Why does Emile Heskey get into the England team?
It certainly can’t be for his goals. In 363 minutes of Premier League football this season he has scored just one. Jermain Defoe, one of his main rivals for a place in Fabio Capello’s starting XI, averages a goal every 83 minutes. For Darren Bent the figure is 138 minutes. For Carlton Cole, 152.
It was the same story in England’s World Cup qualifiers. In seven matches Heskey scored once, a figure bettered by Defoe, Joe Cole, Theo Walcott, Steven Gerrard, Frank Lampard, Peter Crouch and Wayne Rooney and equalled by Shaun Wright-Phillips, Gareth Barry, Rio Ferdinand and John Terry.
Goals are clearly not what Heskey brings to the party. But he does bring something, because despite his goal-shy tendencies he spent more minutes on the pitch for England than any other striker apart from Rooney. And despite the strong claims for inclusion currently being presented by his rivals, Heskey is probably the only forward alongside Rooney who is currently guaranteed a place on the plane to South Africa.
“I think Fabio is a big fan of his,” said Bolton Wanderers striker Kevin Davies, a long shot for a World Cup call-up but a similar player in style to Heskey.
“He’s been in there ahead of strikers who are playing better and scoring more goals but I think as a target man, Fabio fancies him and likes the way he plays. I think he will be on the plane regardless…”
The diagram below, a screenshot from the ESPN Soccernet website, is a ‘heat map’ showing every touch Heskey made in Aston Villa’s 1-1 draw at Everton on October 31 (the last time he played a full 90 minutes in the Premier League).
For a centre forward he covers a remarkable amount of ground and spends very little time in the opposition penalty area. Clearly, Heskey’s role for Villa involves occupying defenders, drawing them out of position and dragging them away from goal to create space for players like Ashley Young, Gabriel Agbonlahor and James Milner to run into.
This is a heat map of Defoe’s involvement in Tottenham’s 2-1 win at West Ham at the end of August (the closest comparable fixture to Villa’s game at Everton):
The difference is striking (if you’ll excuse the pun). Where Heskey’s involvement is spread out across the field of play, Defoe’s game is very tightly concentrated on the edge of the opposition penalty area, right in the middle of the pitch. Textbook striker, textbook goalscorer.
Heskey also plays a much bigger role in his side’s build-up play. This diagram compares Heskey’s passing from the game at Everton to Defoe’s passing in Tottenham’s 9-1 thrashing of Wigan.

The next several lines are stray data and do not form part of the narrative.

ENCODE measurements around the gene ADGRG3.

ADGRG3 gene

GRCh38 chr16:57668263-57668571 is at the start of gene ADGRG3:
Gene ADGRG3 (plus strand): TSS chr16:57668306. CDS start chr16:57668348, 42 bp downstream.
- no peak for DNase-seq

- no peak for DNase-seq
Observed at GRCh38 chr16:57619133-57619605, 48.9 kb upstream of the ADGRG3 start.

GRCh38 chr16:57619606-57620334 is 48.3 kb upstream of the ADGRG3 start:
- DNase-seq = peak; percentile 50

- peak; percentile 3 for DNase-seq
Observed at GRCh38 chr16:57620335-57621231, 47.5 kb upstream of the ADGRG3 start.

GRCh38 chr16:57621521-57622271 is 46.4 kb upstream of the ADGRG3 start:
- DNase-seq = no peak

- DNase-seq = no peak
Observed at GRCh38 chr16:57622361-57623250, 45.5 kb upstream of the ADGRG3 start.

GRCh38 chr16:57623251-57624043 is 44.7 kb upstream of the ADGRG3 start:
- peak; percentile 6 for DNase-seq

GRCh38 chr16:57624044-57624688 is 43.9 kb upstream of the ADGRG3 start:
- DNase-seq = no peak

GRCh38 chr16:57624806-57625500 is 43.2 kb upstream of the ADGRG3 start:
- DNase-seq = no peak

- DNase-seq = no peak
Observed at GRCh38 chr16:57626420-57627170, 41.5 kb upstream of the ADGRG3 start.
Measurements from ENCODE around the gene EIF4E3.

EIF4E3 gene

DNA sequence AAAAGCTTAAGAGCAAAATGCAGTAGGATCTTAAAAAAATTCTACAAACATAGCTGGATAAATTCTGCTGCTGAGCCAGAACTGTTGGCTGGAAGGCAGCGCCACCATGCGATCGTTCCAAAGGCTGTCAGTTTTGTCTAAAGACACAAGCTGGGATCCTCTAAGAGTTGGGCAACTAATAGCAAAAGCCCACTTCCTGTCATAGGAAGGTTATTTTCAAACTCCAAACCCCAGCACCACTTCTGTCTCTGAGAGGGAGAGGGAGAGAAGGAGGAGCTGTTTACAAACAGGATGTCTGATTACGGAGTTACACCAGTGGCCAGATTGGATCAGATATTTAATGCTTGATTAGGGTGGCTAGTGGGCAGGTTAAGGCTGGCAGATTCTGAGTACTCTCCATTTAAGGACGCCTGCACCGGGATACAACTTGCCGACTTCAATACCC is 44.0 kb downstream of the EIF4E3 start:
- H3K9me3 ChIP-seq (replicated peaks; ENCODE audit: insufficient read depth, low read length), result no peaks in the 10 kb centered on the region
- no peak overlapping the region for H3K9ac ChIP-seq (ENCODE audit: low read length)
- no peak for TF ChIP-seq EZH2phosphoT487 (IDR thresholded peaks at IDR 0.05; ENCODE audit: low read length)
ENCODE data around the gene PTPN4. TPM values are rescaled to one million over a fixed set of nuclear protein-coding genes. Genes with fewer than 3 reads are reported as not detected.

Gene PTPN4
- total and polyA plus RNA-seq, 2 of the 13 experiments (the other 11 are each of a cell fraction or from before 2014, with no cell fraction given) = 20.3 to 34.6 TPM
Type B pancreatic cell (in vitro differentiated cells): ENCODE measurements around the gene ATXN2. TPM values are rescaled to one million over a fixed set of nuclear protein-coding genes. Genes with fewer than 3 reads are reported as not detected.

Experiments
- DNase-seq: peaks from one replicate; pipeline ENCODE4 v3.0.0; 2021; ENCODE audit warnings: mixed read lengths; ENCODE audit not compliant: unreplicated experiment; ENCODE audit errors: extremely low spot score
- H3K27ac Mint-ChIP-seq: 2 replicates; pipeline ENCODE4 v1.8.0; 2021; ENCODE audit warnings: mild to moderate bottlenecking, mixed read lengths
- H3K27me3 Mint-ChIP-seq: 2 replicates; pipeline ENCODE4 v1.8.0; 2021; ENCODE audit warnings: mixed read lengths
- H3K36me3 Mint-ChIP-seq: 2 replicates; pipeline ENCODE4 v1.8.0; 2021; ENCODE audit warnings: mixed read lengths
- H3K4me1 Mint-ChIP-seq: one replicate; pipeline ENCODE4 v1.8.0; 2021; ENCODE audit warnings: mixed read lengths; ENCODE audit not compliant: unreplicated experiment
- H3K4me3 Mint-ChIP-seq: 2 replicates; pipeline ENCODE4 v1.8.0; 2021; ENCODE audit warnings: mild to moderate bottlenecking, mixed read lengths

Even in a game that Tottenham completely dominated, and in which he scored five goals, Defoe managed just 10 successful passes and gave the ball away six times. In a difficult away game for Aston Villa, Heskey made almost twice as many passes (18) and conceded possession on just two occasions.
A picture is beginning to emerge. While Heskey works, and hustles, and tackles, and makes runs, Defoe waits. When chances present themselves Defoe springs to life and his statistics prove that he is currently the English top-flight’s most lethal marksman. But he plays alongside a partner and with a steady stream of crosses coming into the box from both sides of the pitch.
Heskey, on the other hand, is often asked to plough a lone furrow for England. As the tip of Capello’s 4-2-3-1, his job is to create space for the attacking triumvirate behind him – Rooney, Gerrard and Walcott or Aaron Lennon. This is England’s real attack, not Heskey. His role is to drag defenders around, link the play at the top end of the pitch and generally make a nuisance of himself.
“He is really important to the system we play, both in terms of our movement and the way we press to win the ball back,” said Capello. “I accept he is not the greatest finisher. But the others can do it. If he opens the door, they will arrive.”
The most impressive performance of England’s qualifying campaign was the 4-1 victory in Croatia in September last year and Heskey’s role was crucial. He played a part in all four goals, teeing up Rooney for the pass that led to Walcott’s second goal and distracting defenders with his astute movement for the other three.
“He’s ideal for me to play with because he gives me the freedom to get on the ball and get in good positions,” says Rooney. “He’s big, strong and holds the ball up.”
It is a role that Defoe cannot perform. In a team set up to create chances for him, he is lethal. But in a system where he must play a role in the creative process himself, he is nowhere near as effective.
The 27-year-old has precious little experience of playing up front on his own, having been paired with a strike partner wherever he has played, but a lone frontman is what Capello needs to make his system work. And when Heskey is in the side, the system undeniably does work. With an average of 3.4 goals per game, England were the most prolific side of the 31 teams that qualified for South Africa.
So why the need for debate? How could England possibly score any more goals? Replacing Heskey with Defoe or Bent would not just add their goals to a successful formula. It would tear up the formula completely.